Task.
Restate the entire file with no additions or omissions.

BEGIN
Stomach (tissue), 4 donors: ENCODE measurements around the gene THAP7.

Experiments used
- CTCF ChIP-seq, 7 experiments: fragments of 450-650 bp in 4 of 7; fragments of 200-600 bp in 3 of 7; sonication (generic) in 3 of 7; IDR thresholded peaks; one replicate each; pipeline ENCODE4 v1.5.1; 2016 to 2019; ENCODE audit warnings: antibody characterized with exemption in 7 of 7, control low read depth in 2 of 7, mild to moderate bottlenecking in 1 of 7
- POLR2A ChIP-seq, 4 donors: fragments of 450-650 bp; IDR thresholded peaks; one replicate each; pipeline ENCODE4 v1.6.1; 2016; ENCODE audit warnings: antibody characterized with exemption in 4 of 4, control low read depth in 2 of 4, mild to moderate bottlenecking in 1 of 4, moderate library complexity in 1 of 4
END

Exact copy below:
Stomach (tissue), 4 donors: ENCODE measurements around the gene THAP7.

Experiments used
- CTCF ChIP-seq, 7 experiments: fragments of 450-650 bp in 4 of 7; fragments of 200-600 bp in 3 of 7; sonication (generic) in 3 of 7; IDR thresholded peaks; one replicate each; pipeline ENCODE4 v1.5.1; 2016 to 2019; ENCODE audit warnings: antibody characterized with exemption in 7 of 7, control low read depth in 2 of 7, mild to moderate bottlenecking in 1 of 7
- POLR2A ChIP-seq, 4 donors: fragments of 450-650 bp; IDR thresholded peaks; one replicate each; pipeline ENCODE4 v1.6.1; 2016; ENCODE audit warnings: antibody characterized with exemption in 4 of 4, control low read depth in 2 of 4, mild to moderate bottlenecking in 1 of 4, moderate library complexity in 1 of 4